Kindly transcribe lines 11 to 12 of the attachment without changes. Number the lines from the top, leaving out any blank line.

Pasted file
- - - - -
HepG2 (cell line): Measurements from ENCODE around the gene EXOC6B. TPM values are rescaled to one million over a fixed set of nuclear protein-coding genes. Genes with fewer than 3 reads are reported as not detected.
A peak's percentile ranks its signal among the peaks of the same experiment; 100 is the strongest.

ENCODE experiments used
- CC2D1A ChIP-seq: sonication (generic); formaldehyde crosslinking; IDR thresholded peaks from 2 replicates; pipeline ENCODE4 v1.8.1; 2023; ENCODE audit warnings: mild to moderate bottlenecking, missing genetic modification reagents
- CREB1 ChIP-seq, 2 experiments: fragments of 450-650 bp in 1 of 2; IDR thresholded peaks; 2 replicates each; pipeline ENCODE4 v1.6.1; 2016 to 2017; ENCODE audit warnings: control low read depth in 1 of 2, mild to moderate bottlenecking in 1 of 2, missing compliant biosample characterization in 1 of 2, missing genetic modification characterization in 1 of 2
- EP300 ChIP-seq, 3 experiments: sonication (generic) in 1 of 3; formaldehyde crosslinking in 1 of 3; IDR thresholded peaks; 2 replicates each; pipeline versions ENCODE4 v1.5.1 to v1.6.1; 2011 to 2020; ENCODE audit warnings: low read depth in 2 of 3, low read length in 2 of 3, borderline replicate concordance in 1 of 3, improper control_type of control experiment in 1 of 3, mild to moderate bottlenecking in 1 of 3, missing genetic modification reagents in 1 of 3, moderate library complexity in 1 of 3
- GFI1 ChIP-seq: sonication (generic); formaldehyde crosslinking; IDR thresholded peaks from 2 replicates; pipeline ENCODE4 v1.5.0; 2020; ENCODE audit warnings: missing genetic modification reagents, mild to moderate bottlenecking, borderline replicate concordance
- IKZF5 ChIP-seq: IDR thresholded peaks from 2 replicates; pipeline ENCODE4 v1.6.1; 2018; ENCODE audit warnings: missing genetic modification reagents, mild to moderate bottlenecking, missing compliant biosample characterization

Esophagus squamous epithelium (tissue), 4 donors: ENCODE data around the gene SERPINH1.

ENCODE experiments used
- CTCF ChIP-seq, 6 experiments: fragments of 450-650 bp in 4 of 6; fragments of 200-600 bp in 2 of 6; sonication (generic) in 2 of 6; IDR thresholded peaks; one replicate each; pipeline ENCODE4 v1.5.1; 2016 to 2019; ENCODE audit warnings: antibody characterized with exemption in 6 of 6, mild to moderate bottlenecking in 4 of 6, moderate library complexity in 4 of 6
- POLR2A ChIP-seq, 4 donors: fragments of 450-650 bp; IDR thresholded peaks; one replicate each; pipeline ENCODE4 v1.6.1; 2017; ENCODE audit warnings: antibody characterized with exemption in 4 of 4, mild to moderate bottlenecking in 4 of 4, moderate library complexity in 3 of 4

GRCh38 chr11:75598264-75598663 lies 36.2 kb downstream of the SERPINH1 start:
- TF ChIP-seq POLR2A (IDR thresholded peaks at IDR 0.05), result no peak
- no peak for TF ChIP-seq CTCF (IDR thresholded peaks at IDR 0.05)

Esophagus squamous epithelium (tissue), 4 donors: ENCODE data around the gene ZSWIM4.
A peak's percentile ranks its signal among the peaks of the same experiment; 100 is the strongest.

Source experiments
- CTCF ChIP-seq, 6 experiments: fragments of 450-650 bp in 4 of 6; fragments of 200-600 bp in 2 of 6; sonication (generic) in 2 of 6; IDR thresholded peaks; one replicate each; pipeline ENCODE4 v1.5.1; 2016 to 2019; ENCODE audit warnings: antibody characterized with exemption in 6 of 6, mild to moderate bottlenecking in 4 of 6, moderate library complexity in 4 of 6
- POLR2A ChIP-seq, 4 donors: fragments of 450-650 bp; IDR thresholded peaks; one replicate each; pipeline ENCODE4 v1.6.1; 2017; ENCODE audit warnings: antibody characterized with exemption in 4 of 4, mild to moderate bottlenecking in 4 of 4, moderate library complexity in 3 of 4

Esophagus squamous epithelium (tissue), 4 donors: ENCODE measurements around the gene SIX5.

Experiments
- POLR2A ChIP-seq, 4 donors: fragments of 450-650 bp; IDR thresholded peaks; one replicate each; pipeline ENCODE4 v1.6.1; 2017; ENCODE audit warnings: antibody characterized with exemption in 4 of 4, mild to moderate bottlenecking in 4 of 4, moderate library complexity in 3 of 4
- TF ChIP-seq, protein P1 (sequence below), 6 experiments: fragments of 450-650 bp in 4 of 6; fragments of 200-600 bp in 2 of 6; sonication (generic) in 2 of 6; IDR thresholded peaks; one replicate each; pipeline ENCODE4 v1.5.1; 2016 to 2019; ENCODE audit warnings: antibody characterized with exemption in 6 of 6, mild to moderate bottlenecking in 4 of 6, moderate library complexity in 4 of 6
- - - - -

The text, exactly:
- CTCF ChIP-seq, 6 experiments: fragments of 450-650 bp in 4 of 6; fragments of 200-600 bp in 2 of 6; sonication (generic) in 2 of 6; IDR thresholded peaks; one replicate each; pipeline ENCODE4 v1.5.1; 2016 to 2019; ENCODE audit warnings: antibody characterized with exemption in 6 of 6, mild to moderate bottlenecking in 4 of 6, moderate library complexity in 4 of 6
- POLR2A ChIP-seq, 4 donors: fragments of 450-650 bp; IDR thresholded peaks; one replicate each; pipeline ENCODE4 v1.6.1; 2017; ENCODE audit warnings: antibody characterized with exemption in 4 of 4, mild to moderate bottlenecking in 4 of 4, moderate library complexity in 3 of 4